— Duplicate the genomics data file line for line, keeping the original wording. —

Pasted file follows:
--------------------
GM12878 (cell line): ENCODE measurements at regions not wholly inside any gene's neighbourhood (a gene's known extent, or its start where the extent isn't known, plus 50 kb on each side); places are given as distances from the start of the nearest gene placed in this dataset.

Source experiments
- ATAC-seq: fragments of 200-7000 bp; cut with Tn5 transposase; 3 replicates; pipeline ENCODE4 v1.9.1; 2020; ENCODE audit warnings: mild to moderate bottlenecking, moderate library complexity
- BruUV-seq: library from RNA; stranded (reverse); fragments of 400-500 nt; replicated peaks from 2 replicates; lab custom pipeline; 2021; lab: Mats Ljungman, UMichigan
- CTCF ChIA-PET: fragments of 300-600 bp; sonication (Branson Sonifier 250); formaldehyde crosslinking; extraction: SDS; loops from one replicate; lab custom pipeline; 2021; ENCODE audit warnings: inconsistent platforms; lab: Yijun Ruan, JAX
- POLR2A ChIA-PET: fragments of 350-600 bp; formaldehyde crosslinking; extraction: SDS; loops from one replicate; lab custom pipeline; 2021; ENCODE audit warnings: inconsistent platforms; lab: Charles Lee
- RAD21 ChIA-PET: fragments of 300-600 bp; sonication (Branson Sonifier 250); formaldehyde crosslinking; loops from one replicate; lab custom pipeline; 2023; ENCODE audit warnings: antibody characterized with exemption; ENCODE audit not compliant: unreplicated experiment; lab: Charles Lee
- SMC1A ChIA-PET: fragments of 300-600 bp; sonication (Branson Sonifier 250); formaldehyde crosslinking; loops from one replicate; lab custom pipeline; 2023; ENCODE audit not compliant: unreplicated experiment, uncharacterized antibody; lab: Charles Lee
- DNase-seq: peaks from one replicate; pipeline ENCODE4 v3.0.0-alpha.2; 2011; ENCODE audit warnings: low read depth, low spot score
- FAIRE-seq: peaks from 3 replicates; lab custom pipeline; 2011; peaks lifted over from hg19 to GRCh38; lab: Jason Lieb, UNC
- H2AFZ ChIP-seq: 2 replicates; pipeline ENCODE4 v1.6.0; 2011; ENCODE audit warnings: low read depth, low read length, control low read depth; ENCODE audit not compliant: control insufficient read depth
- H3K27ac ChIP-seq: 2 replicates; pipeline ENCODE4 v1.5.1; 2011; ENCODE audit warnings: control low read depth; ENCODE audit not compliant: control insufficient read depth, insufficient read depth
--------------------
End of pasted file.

GM12878 (cell line): ENCODE measurements at regions not wholly inside any gene's neighbourhood (a gene's known extent, or its start where the extent isn't known, plus 50 kb on each side); places are given as distances from the start of the nearest gene placed in this dataset.

Source experiments
- ATAC-seq: fragments of 200-7000 bp; cut with Tn5 transposase; 3 replicates; pipeline ENCODE4 v1.9.1; 2020; ENCODE audit warnings: mild to moderate bottlenecking, moderate library complexity
- BruUV-seq: library from RNA; stranded (reverse); fragments of 400-500 nt; replicated peaks from 2 replicates; lab custom pipeline; 2021; lab: Mats Ljungman, UMichigan
- CTCF ChIA-PET: fragments of 300-600 bp; sonication (Branson Sonifier 250); formaldehyde crosslinking; extraction: SDS; loops from one replicate; lab custom pipeline; 2021; ENCODE audit warnings: inconsistent platforms; lab: Yijun Ruan, JAX
- POLR2A ChIA-PET: fragments of 350-600 bp; formaldehyde crosslinking; extraction: SDS; loops from one replicate; lab custom pipeline; 2021; ENCODE audit warnings: inconsistent platforms; lab: Charles Lee
- RAD21 ChIA-PET: fragments of 300-600 bp; sonication (Branson Sonifier 250); formaldehyde crosslinking; loops from one replicate; lab custom pipeline; 2023; ENCODE audit warnings: antibody characterized with exemption; ENCODE audit not compliant: unreplicated experiment; lab: Charles Lee
- SMC1A ChIA-PET: fragments of 300-600 bp; sonication (Branson Sonifier 250); formaldehyde crosslinking; loops from one replicate; lab custom pipeline; 2023; ENCODE audit not compliant: unreplicated experiment, uncharacterized antibody; lab: Charles Lee
- DNase-seq: peaks from one replicate; pipeline ENCODE4 v3.0.0-alpha.2; 2011; ENCODE audit warnings: low read depth, low spot score
- FAIRE-seq: peaks from 3 replicates; lab custom pipeline; 2011; peaks lifted over from hg19 to GRCh38; lab: Jason Lieb, UNC
- H2AFZ ChIP-seq: 2 replicates; pipeline ENCODE4 v1.6.0; 2011; ENCODE audit warnings: low read depth, low read length, control low read depth; ENCODE audit not compliant: control insufficient read depth
- H3K27ac ChIP-seq: 2 replicates; pipeline ENCODE4 v1.5.1; 2011; ENCODE audit warnings: control low read depth; ENCODE audit not compliant: control insufficient read depth, insufficient read depth